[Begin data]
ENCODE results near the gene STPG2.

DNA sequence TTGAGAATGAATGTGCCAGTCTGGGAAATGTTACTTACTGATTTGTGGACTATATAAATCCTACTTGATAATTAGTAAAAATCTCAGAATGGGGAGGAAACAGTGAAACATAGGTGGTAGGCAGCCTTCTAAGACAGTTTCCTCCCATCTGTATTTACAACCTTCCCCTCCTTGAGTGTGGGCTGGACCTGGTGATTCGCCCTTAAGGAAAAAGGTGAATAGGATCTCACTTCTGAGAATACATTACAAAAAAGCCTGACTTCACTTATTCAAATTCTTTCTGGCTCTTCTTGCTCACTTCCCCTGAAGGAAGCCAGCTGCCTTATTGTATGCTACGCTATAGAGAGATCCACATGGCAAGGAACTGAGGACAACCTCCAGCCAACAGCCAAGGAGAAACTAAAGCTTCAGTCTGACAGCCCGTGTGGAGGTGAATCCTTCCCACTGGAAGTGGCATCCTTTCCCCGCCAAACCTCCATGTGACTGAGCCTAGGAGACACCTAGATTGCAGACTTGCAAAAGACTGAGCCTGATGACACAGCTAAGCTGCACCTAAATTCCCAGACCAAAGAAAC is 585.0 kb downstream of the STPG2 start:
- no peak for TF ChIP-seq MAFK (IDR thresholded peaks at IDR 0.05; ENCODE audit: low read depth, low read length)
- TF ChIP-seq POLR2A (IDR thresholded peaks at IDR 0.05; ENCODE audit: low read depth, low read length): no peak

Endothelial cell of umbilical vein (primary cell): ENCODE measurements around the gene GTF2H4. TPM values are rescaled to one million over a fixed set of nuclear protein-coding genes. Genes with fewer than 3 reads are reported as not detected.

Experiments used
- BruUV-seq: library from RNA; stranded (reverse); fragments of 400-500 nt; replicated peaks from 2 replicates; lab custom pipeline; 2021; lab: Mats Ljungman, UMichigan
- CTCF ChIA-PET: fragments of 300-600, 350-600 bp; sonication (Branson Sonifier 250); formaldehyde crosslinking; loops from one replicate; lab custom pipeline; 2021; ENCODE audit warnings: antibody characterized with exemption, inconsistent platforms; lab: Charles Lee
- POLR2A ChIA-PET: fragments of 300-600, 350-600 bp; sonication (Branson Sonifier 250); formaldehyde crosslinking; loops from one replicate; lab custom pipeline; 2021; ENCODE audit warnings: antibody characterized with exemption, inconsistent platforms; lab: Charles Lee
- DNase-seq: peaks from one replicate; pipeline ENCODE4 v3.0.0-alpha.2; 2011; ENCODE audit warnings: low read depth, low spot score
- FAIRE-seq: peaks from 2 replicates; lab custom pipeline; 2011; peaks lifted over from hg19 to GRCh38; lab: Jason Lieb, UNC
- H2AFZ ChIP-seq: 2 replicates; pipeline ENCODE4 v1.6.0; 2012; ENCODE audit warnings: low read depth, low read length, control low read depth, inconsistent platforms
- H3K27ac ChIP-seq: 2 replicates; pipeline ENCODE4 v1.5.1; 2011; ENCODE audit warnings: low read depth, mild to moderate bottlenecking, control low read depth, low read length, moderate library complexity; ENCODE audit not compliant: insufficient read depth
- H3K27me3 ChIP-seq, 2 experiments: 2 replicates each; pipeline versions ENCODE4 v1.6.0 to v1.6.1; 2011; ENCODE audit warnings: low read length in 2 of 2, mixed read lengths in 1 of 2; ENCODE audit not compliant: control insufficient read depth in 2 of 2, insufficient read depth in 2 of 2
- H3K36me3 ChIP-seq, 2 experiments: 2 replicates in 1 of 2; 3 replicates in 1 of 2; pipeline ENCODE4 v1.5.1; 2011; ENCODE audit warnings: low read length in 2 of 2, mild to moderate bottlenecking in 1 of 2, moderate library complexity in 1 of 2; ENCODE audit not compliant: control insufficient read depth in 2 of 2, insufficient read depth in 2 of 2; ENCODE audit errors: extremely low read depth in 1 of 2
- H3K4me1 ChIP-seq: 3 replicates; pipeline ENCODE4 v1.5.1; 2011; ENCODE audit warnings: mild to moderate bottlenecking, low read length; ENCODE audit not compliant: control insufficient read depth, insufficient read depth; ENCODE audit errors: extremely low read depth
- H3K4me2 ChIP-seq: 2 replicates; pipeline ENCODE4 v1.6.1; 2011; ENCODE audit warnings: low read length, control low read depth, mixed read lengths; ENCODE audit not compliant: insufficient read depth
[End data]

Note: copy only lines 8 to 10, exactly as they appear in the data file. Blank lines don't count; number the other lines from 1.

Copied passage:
- CTCF ChIA-PET: fragments of 300-600, 350-600 bp; sonication (Branson Sonifier 250); formaldehyde crosslinking; loops from one replicate; lab custom pipeline; 2021; ENCODE audit warnings: antibody characterized with exemption, inconsistent platforms; lab: Charles Lee
- POLR2A ChIA-PET: fragments of 300-600, 350-600 bp; sonication (Branson Sonifier 250); formaldehyde crosslinking; loops from one replicate; lab custom pipeline; 2021; ENCODE audit warnings: antibody characterized with exemption, inconsistent platforms; lab: Charles Lee
- DNase-seq: peaks from one replicate; pipeline ENCODE4 v3.0.0-alpha.2; 2011; ENCODE audit warnings: low read depth, low spot score